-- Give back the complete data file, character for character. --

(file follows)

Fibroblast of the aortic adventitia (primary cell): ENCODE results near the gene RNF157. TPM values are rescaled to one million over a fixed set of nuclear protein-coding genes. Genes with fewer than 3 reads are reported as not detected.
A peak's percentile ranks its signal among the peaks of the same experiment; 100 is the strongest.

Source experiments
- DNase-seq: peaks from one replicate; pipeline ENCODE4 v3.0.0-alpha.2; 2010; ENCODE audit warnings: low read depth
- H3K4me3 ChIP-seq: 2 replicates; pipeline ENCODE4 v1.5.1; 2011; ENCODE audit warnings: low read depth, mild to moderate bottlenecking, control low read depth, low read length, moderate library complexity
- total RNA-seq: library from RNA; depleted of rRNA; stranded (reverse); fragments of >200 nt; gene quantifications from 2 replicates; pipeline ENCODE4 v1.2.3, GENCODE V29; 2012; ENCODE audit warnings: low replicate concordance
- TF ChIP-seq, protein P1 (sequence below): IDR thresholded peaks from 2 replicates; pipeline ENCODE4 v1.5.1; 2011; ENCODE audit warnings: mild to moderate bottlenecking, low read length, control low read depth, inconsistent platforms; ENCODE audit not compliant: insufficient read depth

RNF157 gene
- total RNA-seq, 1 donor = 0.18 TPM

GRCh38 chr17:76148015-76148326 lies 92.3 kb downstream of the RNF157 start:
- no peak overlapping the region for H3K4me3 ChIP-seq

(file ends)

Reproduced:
Fibroblast of the aortic adventitia (primary cell): ENCODE results near the gene RNF157. TPM values are rescaled to one million over a fixed set of nuclear protein-coding genes. Genes with fewer than 3 reads are reported as not detected.
A peak's percentile ranks its signal among the peaks of the same experiment; 100 is the strongest.

Source experiments
- DNase-seq: peaks from one replicate; pipeline ENCODE4 v3.0.0-alpha.2; 2010; ENCODE audit warnings: low read depth
- H3K4me3 ChIP-seq: 2 replicates; pipeline ENCODE4 v1.5.1; 2011; ENCODE audit warnings: low read depth, mild to moderate bottlenecking, control low read depth, low read length, moderate library complexity
- total RNA-seq: library from RNA; depleted of rRNA; stranded (reverse); fragments of >200 nt; gene quantifications from 2 replicates; pipeline ENCODE4 v1.2.3, GENCODE V29; 2012; ENCODE audit warnings: low replicate concordance
- TF ChIP-seq, protein P1 (sequence below): IDR thresholded peaks from 2 replicates; pipeline ENCODE4 v1.5.1; 2011; ENCODE audit warnings: mild to moderate bottlenecking, low read length, control low read depth, inconsistent platforms; ENCODE audit not compliant: insufficient read depth

RNF157 gene
- total RNA-seq, 1 donor = 0.18 TPM

GRCh38 chr17:76148015-76148326 lies 92.3 kb downstream of the RNF157 start:
- no peak overlapping the region for H3K4me3 ChIP-seq